This narrow application of Goncalves does not accord with the language of Goncalves itself; the opinion refers at times to "pending cases" and "pending applications" almost interchangeably. More fundamentally, a focus on the date of application would be inconsistent with the Goncalves court's underlying reasoning. The date on which a permanent resident filed for § 212(c) relief was usually determined by a random set of facts outside the resident's control. An alien in deportation proceedings had no opportunity even to express an intent to apply for § 212(c) relief until the first hearing before an Immigration Judge. 8 C.F.R. § 212.3(e)(1) ("An application for the exercise of discretion under section § 212(c) may be . . . submitted in proceedings before an Immigration Judge.") (emphasis added). As a member of the BIA has pointed out, "eligible legal residents requiring a waiver have no control over when proceedings are commenced or how quickly and in what order hearings and appeals are set or adjudicated." See Matter of Soriano, Int. Dec. 3289 (Op. of Rosenberg). Indeed, not only is the date of the initial hearing not in the immigrant's control, the initiation of formal proceedings by the filing of the OSC with the Immigration Court is entirely within the control of the INS, her adversary in the proceedings. 8 C.F.R. § 3, 14(a).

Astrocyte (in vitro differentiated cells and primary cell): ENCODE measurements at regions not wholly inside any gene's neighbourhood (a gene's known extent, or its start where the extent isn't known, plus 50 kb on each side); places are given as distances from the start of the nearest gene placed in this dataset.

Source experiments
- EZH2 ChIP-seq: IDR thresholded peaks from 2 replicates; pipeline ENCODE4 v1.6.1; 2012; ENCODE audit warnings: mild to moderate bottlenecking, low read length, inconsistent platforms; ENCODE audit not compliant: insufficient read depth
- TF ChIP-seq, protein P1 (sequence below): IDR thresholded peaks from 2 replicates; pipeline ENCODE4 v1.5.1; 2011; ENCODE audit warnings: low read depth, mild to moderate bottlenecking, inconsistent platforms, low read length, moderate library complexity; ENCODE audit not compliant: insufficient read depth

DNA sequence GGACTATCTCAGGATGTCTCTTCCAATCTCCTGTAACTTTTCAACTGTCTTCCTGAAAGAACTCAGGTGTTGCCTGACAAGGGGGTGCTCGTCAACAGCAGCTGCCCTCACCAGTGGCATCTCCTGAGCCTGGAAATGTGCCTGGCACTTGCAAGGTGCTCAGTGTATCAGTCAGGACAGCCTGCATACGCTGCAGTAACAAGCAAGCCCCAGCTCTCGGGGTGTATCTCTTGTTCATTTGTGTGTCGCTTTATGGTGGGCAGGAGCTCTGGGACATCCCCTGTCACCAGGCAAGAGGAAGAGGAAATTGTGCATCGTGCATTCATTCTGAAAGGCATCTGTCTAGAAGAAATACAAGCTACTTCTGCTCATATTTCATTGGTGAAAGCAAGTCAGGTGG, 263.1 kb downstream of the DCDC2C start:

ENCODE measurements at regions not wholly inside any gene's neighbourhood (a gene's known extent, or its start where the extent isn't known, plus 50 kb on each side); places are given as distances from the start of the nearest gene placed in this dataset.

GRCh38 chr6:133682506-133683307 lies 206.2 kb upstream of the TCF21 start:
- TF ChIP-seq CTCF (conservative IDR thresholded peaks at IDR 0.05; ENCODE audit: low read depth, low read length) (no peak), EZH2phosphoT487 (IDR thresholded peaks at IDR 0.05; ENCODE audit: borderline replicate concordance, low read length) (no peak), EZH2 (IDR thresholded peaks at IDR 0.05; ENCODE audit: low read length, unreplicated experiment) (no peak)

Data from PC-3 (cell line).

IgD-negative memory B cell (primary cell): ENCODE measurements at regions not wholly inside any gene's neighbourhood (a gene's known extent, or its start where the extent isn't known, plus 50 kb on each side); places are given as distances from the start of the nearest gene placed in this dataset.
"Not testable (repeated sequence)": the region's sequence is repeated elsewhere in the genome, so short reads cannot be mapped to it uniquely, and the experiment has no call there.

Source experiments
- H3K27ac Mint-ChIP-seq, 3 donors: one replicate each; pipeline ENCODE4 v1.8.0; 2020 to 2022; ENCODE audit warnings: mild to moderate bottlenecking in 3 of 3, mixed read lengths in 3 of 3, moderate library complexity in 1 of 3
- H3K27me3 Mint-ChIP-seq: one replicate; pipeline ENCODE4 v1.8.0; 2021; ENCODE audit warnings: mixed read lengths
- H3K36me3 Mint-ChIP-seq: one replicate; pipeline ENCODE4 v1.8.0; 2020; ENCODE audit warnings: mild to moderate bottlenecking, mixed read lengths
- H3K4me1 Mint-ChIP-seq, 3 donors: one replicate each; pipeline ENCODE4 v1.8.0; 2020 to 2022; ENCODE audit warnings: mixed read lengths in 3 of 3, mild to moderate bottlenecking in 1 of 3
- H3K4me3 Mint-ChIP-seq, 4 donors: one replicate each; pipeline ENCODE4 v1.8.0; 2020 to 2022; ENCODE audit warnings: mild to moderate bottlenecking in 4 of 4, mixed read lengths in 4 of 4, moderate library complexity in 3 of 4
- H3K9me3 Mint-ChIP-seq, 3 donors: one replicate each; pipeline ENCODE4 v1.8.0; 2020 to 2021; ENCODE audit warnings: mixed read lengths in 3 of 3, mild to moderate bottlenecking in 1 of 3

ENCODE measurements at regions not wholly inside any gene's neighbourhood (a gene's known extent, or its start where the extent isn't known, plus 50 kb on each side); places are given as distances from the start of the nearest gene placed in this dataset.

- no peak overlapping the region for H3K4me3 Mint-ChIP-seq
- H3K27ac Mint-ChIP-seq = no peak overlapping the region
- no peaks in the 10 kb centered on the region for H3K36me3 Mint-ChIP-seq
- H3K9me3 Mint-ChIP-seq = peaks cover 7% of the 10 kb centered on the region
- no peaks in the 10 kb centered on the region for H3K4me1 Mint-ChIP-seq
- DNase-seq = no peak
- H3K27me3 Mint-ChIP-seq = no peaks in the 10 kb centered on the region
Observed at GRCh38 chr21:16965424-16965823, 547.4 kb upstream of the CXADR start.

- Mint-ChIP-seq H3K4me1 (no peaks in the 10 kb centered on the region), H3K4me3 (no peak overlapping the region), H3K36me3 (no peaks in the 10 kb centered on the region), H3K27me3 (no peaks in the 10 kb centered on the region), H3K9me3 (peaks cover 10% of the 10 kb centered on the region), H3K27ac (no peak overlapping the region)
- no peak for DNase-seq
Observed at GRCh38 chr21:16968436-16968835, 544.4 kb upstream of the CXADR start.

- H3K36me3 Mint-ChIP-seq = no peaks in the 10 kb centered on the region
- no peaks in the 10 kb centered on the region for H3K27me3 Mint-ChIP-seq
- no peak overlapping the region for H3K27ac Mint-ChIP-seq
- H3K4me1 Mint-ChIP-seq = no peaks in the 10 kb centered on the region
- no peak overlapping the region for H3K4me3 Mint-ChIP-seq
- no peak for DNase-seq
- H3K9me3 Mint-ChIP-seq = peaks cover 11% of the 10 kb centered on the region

See, e.g., Goncalves, 144 F.3d at 112 ("[w]hile Goncalves' application was still pending, Congress enacted" AEDPA), 114 ("At the time the deportation proceedings against him commenced, Goncalves was eligible to apply . . . for a discretionary waiver of deportation."), id. (referring to "pending applications"), 126 (referring in successive sentences to "pending applications" and "pending cases"), 129 (same), 131 ("pending applications"), 131-32 (discussing the significance of Congress' rejection of versions of § 440(d) that would have applied it to "pending cases").